The Georgia Department of Public Health (DPH) has confirmed three flu-related deaths in South Health District. These are the first confirmed flu-related deaths in the District this flu season; as of January 31, DPH confirmed 37 flu-related deaths throughout Georgia with that number expected to increase. The local deaths were all young to elderly adults.
The H3N2 strain seen this year can be particularly hard on the very young, people over age 65, or those with existing medical conditions, according to Kenneth Lowery, MPH, district epidemiologist. Symptoms vary from person to person, and can include cough, runny nose, sore throat and fever. One of the most pronounced flu symptoms is an overall feeling of achiness and discomfort that comes on quickly.
“The most effective way to prevent the flu is getting your flu vaccine each year,” highlights Dr. William Grow, district health director. “It’s not too late to get your flu vaccine at any of our health departments, local pharmacies or doctors’ offices.”
Frequent and thorough hand washing also will help guard against the flu. Alcohol based gels are the next best thing if there is no access to soap and water. Cover your nose and mouth when coughing and sneezing to help prevent the spread of the flu. Use a tissue or cough or sneeze into the crook of the elbow or arm. Avoid touching your face as flu germs can get into the body through mucus membranes of the nose, mouth and eyes. If you are sick, stay home from school or work. Flu sufferers should be free of a fever without the use of a fever reducer for at least 24 hours before returning to work or school.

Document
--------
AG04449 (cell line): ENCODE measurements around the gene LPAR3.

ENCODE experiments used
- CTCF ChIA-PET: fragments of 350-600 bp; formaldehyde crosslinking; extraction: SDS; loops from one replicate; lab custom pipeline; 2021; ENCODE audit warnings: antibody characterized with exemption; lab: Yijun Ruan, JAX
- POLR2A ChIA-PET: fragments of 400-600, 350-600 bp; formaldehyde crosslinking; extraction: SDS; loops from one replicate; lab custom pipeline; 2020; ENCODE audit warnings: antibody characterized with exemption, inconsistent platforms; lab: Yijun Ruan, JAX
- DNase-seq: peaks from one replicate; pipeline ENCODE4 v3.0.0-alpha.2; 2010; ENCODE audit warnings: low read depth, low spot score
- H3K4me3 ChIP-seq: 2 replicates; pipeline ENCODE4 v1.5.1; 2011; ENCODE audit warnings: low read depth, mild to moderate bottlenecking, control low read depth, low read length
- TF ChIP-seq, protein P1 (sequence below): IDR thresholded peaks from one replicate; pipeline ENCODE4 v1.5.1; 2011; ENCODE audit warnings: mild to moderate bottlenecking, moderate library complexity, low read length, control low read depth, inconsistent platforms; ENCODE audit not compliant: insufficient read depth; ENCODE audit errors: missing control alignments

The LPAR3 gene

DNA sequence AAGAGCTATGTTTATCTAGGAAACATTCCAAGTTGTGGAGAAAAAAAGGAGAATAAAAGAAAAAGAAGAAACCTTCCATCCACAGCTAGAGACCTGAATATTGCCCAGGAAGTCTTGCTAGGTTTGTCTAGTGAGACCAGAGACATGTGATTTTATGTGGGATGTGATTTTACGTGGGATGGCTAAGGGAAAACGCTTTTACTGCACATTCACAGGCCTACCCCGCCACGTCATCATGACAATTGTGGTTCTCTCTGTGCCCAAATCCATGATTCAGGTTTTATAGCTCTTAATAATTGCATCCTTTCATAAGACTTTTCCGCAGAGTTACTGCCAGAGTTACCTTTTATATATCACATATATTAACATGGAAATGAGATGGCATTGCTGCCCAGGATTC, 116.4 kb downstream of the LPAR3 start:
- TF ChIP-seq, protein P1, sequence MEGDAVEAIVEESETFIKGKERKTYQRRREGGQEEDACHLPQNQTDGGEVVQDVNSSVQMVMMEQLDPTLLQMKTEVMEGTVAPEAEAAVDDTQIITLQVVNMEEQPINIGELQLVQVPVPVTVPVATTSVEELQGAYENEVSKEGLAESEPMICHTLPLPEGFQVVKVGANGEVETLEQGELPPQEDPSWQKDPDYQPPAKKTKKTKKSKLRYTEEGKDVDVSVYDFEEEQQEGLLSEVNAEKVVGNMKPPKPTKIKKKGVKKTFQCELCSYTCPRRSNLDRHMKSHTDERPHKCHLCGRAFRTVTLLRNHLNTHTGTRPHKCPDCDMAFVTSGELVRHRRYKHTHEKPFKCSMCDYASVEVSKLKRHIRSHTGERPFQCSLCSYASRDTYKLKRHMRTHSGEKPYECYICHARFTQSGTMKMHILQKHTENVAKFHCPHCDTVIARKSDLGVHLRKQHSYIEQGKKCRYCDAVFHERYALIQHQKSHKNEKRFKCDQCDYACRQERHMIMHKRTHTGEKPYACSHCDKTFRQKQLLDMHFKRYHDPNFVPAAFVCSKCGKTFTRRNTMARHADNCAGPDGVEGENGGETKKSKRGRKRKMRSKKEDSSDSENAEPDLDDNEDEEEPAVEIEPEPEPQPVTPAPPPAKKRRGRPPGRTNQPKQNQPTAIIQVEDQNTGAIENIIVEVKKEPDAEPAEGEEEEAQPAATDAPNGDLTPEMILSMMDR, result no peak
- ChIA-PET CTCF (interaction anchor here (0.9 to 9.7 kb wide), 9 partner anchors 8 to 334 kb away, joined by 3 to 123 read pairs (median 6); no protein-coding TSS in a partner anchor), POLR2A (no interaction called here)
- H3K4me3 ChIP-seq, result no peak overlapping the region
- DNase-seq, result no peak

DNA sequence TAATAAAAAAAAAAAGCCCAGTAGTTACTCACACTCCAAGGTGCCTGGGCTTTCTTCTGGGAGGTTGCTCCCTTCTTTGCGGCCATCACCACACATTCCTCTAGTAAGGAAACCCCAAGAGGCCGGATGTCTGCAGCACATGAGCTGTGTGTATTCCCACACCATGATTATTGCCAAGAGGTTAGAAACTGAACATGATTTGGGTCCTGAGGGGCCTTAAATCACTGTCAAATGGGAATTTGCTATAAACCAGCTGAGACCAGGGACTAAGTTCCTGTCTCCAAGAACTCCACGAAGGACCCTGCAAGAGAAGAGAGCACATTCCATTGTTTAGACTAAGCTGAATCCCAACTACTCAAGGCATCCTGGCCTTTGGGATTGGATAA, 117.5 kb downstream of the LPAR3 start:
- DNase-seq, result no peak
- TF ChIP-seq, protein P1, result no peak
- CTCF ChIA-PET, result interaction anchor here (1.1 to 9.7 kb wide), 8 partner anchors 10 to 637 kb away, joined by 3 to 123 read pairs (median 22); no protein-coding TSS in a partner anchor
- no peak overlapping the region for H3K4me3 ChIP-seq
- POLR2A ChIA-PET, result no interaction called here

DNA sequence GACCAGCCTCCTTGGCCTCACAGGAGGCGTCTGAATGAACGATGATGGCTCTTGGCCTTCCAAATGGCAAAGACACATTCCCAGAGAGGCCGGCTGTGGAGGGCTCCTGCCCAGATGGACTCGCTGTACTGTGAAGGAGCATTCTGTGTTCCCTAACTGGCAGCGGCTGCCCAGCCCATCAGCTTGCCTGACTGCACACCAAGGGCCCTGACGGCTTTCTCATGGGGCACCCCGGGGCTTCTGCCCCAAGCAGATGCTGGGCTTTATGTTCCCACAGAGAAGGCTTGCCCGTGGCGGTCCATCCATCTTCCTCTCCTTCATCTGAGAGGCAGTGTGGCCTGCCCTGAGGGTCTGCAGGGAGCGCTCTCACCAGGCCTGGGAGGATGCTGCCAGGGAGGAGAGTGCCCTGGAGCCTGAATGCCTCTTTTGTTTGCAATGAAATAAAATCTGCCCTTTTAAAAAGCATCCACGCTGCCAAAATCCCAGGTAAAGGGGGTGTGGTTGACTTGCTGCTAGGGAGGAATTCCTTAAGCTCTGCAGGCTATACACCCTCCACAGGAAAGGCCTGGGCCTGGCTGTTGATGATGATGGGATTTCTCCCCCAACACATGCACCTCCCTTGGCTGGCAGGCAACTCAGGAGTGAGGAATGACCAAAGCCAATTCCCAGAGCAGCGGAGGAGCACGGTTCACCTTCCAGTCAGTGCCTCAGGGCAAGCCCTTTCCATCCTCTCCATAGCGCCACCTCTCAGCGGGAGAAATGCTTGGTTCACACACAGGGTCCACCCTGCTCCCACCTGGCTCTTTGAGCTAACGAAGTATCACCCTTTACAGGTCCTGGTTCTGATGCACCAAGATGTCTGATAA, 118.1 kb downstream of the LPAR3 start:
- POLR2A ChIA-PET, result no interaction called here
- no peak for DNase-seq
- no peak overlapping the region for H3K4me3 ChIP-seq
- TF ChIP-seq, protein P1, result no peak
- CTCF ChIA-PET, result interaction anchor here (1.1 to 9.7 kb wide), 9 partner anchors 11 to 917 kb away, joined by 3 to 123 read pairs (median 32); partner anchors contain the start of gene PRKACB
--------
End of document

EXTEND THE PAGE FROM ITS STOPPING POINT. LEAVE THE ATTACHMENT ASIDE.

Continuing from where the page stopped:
According to Lowery, the peak of flu season normally begins in January and runs through late February or early March; however, it’s been known to extend into May some years. It is important to take preventive measures now to minimize the effects of the flu and stay healthy this flu season.
“Our hearts go out to the families that have lost a loved-one. We will not release the county of death or any type of identifying information, other than an age range,” says Courtney Sheeley, communications specialist. “This disease is affecting people statewide…it doesn’t matter where you live. Our message remains the same: everyone 6 months and older should get the flu shot, wash your hands thoroughly and frequently, and stay home if you’re sick to eliminate the spread of the disease.”